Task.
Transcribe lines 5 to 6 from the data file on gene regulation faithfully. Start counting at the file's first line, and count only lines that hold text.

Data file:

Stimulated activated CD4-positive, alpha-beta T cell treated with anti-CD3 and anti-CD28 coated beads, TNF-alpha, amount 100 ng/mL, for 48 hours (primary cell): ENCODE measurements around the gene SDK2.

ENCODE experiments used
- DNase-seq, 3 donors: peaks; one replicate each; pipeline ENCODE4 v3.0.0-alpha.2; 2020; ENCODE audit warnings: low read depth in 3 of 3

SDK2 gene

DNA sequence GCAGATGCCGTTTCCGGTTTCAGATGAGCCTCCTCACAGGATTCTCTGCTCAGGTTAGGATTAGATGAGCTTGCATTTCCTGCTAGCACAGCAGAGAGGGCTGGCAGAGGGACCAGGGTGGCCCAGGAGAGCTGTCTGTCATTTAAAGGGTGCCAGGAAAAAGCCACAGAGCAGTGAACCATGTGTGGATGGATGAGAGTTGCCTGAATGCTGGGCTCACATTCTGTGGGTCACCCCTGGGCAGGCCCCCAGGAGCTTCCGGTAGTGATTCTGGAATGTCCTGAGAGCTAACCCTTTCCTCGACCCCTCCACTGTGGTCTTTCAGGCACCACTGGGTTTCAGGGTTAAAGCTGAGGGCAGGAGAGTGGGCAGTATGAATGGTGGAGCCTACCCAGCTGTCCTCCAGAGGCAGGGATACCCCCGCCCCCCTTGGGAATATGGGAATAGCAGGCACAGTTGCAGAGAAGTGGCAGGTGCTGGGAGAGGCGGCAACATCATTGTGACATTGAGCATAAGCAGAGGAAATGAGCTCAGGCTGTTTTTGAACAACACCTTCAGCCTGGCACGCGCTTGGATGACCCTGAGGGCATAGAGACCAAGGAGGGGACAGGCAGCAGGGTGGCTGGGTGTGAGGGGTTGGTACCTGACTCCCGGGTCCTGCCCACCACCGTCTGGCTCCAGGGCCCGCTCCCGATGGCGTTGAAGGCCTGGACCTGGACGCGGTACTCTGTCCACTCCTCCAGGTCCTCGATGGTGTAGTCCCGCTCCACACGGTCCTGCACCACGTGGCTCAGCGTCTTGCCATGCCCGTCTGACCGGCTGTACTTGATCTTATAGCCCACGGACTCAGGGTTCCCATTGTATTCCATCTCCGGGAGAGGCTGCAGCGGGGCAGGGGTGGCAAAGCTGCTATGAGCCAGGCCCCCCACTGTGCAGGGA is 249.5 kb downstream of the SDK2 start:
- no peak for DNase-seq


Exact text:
DNA sequence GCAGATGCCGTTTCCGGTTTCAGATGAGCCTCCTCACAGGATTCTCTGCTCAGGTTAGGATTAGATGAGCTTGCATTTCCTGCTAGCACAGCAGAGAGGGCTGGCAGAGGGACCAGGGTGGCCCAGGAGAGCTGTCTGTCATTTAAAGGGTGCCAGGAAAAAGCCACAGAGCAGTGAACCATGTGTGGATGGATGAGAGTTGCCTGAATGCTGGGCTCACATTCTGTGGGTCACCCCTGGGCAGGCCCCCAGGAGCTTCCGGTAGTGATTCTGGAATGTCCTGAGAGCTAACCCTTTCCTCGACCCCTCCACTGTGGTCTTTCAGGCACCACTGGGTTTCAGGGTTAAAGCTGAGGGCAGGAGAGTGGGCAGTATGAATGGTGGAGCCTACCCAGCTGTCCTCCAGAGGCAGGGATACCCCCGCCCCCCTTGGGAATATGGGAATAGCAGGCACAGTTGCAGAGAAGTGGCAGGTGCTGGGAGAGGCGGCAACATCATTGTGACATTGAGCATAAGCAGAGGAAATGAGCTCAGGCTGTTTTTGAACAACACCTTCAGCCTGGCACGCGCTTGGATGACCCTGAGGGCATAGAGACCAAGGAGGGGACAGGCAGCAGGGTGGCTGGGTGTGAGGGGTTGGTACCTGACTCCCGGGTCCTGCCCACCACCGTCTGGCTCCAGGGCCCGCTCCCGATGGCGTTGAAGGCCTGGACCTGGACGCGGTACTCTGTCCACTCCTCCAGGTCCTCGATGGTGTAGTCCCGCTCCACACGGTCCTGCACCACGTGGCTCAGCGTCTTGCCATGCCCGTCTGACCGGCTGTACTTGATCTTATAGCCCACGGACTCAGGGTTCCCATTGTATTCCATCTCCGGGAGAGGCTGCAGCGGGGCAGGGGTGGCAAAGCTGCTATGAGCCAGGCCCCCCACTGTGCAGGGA is 249.5 kb downstream of the SDK2 start:
- no peak for DNase-seq